Library administration is a balancing act: leading and managing the library and its employees while simultaneously responding to initiatives and demands of institutional leaders and/or trustees. This chapter provides an overview of emotional self-regulation, its importance to library administrators, and the roles that intentional reflective practice and mindfulness play in adaptive emotional self-regulation. There were few articles exploring the impact of intentional reflective practice or mindfulness in libraries, particularly with respect to emotional self-regulation. Much of the reviewed literature was from other disciplines; however, there was much to be applied to library administrators. There are a variety of techniques for intentional reflective practice that library administrators can use to improve emotional self-regulation (as well as improve other aspects of performance). There are fewer techniques to increase mindfulness, though there is stronger evidence of the benefits of mindfulness meditation on emotional self-regulation. This chapter is the first review applying intentional reflective practice and mindfulness on the emotional self-regulation of library administrators.

Details

Emotion in the Library Workplace
Type: Book
ISBN: 978-1-78743-083-9

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Book part
Publication date: 23 September 2013

Laura von Gilsa and Dieter Zapf

This chapter describes the role of service employees’ motives for emotion regulation in interactions with customers. To date, there has been little research and…

Abstract

This chapter describes the role of service employees’ motives for emotion regulation in interactions with customers. To date, there has been little research and theoretical work on motives for emotion regulation in service work. The reason for this may lie in the fact that there is an implicit general assumption that employees regulate their emotions in customer interactions because of display rules given by the organization. We argue that service employees have more motives for emotion regulation than adhering to display rules. We propose that three fundamental motive categories which are relevant for general emotion regulation are also relevant in the service work context. Moreover, we argue that the different motive categories are important antecedents for the further emotion regulation process. We propose that depending on the motive category different emotion regulation strategies are used as well as moderating effects of the motives with an impact on the consequences of emotion regulation such as well-being. The chapter concludes by pointing to practical implications.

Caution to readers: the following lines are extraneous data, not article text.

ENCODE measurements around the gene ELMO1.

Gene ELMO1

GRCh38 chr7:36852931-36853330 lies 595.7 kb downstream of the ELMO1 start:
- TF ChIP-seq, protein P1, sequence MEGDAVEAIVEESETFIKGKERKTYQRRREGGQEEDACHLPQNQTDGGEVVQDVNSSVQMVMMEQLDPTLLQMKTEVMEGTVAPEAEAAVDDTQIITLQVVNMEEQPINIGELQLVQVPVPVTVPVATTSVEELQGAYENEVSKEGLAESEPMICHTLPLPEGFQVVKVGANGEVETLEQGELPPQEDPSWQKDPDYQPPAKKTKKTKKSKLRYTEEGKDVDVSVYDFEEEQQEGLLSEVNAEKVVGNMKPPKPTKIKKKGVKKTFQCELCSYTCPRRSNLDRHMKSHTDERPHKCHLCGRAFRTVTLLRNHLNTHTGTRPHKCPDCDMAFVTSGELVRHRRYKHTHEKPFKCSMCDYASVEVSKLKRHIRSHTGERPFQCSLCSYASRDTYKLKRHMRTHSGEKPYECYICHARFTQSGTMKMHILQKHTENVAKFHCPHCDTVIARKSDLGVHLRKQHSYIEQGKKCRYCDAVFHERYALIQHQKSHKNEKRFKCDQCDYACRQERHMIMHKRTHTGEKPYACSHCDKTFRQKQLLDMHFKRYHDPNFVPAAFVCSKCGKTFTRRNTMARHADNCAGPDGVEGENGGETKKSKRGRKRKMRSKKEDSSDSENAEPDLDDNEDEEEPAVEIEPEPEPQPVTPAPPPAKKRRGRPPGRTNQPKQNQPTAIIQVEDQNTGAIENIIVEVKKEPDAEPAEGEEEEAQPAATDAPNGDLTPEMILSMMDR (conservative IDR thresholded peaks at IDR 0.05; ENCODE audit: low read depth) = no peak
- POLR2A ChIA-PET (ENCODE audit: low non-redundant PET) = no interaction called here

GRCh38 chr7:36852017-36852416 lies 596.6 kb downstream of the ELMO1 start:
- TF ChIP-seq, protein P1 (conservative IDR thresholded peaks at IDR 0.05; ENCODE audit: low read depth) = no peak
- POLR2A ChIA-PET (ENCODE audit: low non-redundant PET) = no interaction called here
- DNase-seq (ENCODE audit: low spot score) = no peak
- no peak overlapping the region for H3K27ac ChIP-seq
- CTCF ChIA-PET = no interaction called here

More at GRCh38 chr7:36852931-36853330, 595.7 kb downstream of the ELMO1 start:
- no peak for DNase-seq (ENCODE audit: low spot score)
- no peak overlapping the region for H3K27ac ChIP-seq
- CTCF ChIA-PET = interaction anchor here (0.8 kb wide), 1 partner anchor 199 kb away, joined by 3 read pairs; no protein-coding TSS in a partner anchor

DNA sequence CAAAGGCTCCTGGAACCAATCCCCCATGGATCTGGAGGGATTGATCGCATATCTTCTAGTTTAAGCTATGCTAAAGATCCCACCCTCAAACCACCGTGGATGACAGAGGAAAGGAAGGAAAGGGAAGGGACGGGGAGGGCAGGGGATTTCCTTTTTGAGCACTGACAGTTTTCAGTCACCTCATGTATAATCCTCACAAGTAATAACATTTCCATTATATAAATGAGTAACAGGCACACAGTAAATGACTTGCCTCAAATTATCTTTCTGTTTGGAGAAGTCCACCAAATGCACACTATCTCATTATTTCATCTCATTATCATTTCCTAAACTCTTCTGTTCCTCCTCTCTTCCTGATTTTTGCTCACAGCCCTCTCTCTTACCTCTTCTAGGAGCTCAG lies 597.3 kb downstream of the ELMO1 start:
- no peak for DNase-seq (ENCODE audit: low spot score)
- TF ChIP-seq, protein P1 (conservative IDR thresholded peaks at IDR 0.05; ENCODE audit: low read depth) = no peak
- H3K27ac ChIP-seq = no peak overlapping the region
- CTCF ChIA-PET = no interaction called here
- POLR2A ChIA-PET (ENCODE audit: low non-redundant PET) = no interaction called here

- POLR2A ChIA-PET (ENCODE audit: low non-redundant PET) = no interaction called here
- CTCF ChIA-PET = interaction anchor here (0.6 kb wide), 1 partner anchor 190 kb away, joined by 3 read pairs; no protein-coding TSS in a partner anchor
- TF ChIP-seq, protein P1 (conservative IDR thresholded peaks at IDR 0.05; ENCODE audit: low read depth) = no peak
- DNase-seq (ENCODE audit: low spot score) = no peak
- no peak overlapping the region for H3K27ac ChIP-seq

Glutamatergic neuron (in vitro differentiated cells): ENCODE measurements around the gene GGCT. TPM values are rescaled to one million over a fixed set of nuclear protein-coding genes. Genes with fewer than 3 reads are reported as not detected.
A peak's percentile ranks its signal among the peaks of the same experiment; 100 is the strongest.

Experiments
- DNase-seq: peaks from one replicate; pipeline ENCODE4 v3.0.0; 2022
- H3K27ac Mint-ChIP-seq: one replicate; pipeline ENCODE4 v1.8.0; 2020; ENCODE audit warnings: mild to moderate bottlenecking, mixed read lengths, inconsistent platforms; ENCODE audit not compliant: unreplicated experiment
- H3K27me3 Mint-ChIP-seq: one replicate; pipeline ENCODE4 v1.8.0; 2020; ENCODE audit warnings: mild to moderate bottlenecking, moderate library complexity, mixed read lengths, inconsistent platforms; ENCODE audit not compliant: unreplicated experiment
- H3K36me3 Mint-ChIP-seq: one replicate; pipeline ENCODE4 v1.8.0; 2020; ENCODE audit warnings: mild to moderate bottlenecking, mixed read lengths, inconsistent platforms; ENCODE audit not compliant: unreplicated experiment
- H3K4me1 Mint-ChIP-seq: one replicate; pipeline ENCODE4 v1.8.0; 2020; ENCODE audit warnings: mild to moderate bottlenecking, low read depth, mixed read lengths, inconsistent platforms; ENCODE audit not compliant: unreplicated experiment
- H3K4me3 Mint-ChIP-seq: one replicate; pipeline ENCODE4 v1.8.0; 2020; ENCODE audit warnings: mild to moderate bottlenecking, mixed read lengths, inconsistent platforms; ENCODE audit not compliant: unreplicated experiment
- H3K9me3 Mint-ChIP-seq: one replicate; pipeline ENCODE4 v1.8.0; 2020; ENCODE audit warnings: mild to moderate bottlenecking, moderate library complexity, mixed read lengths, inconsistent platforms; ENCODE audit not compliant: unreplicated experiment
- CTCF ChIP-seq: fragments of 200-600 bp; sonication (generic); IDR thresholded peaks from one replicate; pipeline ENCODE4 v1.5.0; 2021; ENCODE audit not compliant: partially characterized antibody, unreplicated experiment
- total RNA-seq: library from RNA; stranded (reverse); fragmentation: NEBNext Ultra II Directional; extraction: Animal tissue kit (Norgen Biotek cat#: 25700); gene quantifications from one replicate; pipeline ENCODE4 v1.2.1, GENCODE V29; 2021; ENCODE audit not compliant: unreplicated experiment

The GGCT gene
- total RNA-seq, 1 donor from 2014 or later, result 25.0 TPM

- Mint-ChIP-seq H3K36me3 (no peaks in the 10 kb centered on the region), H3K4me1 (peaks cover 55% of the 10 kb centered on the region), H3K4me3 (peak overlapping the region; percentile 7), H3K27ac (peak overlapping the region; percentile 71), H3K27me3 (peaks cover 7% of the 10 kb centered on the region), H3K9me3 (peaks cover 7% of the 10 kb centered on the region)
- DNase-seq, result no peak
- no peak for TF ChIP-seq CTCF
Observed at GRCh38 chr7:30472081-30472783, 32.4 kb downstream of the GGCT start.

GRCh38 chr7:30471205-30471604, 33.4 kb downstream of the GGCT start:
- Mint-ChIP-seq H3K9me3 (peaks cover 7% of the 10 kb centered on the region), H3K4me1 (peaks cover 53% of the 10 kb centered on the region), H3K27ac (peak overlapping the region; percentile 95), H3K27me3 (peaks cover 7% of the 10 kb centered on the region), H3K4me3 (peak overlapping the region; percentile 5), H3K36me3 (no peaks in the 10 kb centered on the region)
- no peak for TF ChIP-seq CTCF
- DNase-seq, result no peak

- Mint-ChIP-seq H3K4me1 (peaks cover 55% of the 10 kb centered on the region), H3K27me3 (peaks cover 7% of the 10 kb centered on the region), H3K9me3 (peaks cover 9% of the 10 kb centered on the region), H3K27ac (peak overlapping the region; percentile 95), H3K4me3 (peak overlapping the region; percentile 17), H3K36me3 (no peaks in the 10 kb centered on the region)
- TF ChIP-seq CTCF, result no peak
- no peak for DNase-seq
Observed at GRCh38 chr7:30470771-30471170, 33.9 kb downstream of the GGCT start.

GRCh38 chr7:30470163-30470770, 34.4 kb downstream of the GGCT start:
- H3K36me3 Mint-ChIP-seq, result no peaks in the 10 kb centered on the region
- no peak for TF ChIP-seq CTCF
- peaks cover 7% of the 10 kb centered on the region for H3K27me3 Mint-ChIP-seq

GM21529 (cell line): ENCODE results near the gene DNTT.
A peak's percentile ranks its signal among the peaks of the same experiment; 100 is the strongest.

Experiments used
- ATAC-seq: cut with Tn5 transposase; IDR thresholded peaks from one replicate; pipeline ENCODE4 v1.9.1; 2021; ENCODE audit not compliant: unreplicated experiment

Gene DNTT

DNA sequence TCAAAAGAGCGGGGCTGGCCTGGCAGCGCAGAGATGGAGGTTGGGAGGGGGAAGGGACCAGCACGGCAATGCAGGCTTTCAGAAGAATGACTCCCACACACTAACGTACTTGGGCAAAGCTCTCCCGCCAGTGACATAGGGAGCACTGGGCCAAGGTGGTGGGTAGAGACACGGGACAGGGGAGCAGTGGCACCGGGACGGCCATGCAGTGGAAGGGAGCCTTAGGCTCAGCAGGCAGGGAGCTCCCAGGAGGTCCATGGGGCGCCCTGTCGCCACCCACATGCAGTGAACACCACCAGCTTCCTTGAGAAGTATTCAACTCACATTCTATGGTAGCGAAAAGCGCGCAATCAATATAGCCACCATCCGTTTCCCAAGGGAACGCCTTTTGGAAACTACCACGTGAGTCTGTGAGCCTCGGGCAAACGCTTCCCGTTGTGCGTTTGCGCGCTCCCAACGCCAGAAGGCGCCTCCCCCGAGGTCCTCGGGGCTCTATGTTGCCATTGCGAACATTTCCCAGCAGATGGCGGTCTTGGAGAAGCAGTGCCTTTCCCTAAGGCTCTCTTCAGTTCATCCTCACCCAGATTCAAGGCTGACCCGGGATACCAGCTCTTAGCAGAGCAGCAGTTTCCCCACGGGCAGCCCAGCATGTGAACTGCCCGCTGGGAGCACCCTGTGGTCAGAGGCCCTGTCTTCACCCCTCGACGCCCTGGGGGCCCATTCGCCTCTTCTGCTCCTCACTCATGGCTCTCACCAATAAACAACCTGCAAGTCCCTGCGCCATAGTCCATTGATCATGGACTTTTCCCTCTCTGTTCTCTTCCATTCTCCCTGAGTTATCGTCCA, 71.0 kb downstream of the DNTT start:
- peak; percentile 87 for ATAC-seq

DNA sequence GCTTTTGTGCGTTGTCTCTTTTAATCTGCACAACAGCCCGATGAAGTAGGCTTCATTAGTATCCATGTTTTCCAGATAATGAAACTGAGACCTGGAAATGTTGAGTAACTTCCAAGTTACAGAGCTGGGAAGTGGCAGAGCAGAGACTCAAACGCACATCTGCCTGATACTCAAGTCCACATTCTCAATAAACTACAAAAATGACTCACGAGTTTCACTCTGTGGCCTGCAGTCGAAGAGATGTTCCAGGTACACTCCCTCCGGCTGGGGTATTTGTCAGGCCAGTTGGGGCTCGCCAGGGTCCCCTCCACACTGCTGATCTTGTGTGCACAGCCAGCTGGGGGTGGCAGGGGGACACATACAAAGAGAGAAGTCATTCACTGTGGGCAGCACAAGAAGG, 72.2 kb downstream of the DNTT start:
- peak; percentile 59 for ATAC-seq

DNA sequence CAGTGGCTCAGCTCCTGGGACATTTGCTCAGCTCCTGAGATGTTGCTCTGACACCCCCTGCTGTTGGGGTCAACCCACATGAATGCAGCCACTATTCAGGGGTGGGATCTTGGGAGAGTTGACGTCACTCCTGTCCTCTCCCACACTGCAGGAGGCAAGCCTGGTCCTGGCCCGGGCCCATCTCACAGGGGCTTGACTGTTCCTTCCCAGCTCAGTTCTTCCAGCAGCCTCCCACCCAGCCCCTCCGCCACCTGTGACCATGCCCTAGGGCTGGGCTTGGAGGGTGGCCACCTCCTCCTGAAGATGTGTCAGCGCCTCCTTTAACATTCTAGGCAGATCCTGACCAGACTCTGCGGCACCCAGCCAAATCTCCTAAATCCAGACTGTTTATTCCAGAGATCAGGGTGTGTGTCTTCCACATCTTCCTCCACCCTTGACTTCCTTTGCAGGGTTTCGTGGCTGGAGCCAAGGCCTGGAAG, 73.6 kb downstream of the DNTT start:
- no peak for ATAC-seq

Details

The Role of Emotion and Emotion Regulation in Job Stress and Well Being
Type: Book
ISBN: 978-1-78190-586-9

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Book part
Publication date: 24 September 2018

Shalini Vohra

The existing literature on emotion regulation strategies provides important insights with regards to intrapersonal strategies for emotion regulation. However, in pointing…

Abstract

The existing literature on emotion regulation strategies provides important insights with regards to intrapersonal strategies for emotion regulation. However, in pointing out the limitations of intrapersonal emotion regulation models, it has been suggested that emotion regulation is not confined to intrapersonal processes and the complex social networks that humans form are intricately connected to their emotions. The previous work on financial traders has recognized the relevance of emotions in trading, focusing only on intrapersonal emotion regulation strategies. In this chapter, drawing on the author’s previous research on emotions in trading as well as existing research on social sharing of emotions and interpersonal emotion regulation, interpersonal emotion regulation strategies in the work of financial traders are identified. In doing so, an existing definition of interpersonal emotion regulation is extended and it is argued that while the pursuit of a regulatory goal is paramount, the benefits of interpersonal regulation may be achieved even in the absence of live social interaction, as long as labeling of the affective state takes place. The chapter concludes with a model summarizing intra–interpersonal emotion regulation processes.

Details

Individual, Relational, and Contextual Dynamics of Emotions
Type: Book
ISBN: 978-1-78754-844-2

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Book part
Publication date: 6 June 2006

Stéphane Côté, Christopher T.H. Miners and Sue Moon

In organizations, it is common to talk about how wisely people manage their emotions. Even so, it is often not obvious whether a particular act of emotion regulation is…

Abstract